feeling cold or having chills
difficulty breathing or swallowing
swelling of the face, throat, tongue, lips, or eyes
chest pain or pressure
swelling of the hands, feet, ankles, or lower legs
lack of energy
loss of appetite
pain in the upper right part of the stomach
yellowing of the skin or eyes
You should know that warfarin may cause necrosis or gangrene (death of skin or other body tissues). Call your doctor immediately if you notice a purplish or darkened color to your skin, skin changes, ulcers, or an unusual problem in any area of your skin or body, or if you have a severe pain that occurs suddenly, or color or temperature change in any area of your body. Call your doctor immediately if your toes become painful or become purple or dark in color. You may need medical care right away to prevent amputation (removal) of your affected body part.
Warfarin may cause other side effects. Call your doctor if you have any unusual problems while taking this medication.
Keep this medication in the container it came in, tightly closed, and out of reach of children. Store it at room temperature and away from excess heat, moisture (not in the bathroom), and light. Throw away any medication that is outdated or no longer needed. Talk to your pharmacist about the proper disposal of your medication.
In case of overdose, call your local poison control center at 1-800-222-1222. If the victim has collapsed or is not breathing, call local emergency services at 911.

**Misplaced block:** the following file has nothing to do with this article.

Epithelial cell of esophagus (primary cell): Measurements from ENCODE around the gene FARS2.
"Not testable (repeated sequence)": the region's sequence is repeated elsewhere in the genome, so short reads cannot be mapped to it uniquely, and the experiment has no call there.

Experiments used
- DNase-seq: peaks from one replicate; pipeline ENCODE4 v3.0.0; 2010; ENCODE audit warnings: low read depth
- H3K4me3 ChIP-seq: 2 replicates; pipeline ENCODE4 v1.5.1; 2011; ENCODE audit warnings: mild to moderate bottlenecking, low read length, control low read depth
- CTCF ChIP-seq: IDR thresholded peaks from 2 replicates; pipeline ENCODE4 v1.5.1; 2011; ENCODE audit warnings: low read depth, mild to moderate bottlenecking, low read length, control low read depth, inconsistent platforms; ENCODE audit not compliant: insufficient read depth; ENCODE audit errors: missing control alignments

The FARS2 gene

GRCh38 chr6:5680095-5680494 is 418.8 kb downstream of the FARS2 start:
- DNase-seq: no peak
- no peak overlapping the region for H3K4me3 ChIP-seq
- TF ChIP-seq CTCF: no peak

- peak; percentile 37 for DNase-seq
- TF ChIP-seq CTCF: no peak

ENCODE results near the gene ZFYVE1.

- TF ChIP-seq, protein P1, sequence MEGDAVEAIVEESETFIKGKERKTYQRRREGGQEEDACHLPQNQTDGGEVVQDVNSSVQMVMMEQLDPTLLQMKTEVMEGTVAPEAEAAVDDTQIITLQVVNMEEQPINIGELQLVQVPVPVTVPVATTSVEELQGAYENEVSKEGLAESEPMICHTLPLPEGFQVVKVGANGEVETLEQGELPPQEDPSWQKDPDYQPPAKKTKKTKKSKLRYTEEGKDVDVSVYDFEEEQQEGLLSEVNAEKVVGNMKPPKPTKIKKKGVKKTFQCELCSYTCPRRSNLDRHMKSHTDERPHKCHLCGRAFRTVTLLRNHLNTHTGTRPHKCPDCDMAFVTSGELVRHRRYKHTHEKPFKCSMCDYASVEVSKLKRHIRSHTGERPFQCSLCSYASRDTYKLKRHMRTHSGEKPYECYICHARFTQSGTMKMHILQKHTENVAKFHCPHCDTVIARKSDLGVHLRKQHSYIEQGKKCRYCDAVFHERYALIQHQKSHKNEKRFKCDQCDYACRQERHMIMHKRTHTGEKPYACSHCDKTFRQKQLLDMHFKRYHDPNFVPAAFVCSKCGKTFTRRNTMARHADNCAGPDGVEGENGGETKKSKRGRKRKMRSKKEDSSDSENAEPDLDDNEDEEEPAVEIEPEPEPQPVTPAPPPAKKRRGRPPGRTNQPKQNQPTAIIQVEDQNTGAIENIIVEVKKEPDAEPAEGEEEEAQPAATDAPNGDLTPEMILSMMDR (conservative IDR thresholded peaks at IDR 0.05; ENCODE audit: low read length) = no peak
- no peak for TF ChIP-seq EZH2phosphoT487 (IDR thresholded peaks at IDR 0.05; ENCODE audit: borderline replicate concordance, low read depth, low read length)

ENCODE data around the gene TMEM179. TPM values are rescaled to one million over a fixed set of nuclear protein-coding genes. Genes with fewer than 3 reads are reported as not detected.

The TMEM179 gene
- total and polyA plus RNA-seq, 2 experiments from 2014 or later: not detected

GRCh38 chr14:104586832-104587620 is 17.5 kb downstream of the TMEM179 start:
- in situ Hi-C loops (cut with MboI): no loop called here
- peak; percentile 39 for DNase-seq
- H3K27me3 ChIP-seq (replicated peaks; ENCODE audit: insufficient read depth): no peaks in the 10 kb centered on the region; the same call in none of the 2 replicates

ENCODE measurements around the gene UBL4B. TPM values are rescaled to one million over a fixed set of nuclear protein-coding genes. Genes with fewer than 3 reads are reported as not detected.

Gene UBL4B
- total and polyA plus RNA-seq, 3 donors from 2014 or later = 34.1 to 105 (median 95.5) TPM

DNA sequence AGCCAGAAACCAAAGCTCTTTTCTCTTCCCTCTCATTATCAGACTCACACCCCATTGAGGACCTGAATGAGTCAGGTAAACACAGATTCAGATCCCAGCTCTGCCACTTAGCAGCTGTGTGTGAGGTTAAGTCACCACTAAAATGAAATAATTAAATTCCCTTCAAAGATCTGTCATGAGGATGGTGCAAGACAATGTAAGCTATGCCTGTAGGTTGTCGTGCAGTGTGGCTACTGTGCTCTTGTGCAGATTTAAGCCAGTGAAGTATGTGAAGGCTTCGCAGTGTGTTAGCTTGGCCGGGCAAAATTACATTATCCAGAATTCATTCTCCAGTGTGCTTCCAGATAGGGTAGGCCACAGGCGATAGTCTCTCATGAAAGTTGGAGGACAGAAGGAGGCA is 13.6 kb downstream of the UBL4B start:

bloody or red, or tarry bowel movements
spitting or coughing up blood
heavy bleeding with your menstrual period
pink, red, or dark brown urine
coughing up or vomiting material that looks like coffee grounds
small, flat, round red spots under the skin
unusual bruising or bleeding
continued oozing or bleeding from minor cuts
Carry an identification card or wear a bracelet stating that you take warfarin. Ask your pharmacist or doctor how to obtain this card or bracelet. List your name, medical problems, medications and dosages, and doctor's name and telephone number on the card.
Tell all your healthcare providers that you take warfarin.
Do not let anyone else take your medication. Ask your pharmacist any questions you have about refilling your prescription.
It is important for you to keep a written list of all of the prescription and nonprescription (over-the-counter) medicines you are taking, as well as any products such as vitamins, minerals, or other dietary supplements. You should bring this list with you each time you visit a doctor or if you are admitted to a hospital. It is also important information to carry with you in case of emergencies.
Last Revised - 04/15/2013
AHFS® Consumer Medication Information. © Copyright, 2013. The American Society of Health-System Pharmacists, Inc., 7272 Wisconsin Avenue, Bethesda, Maryland. All Rights Reserved. Duplication for commercial use must be authorized by ASHP.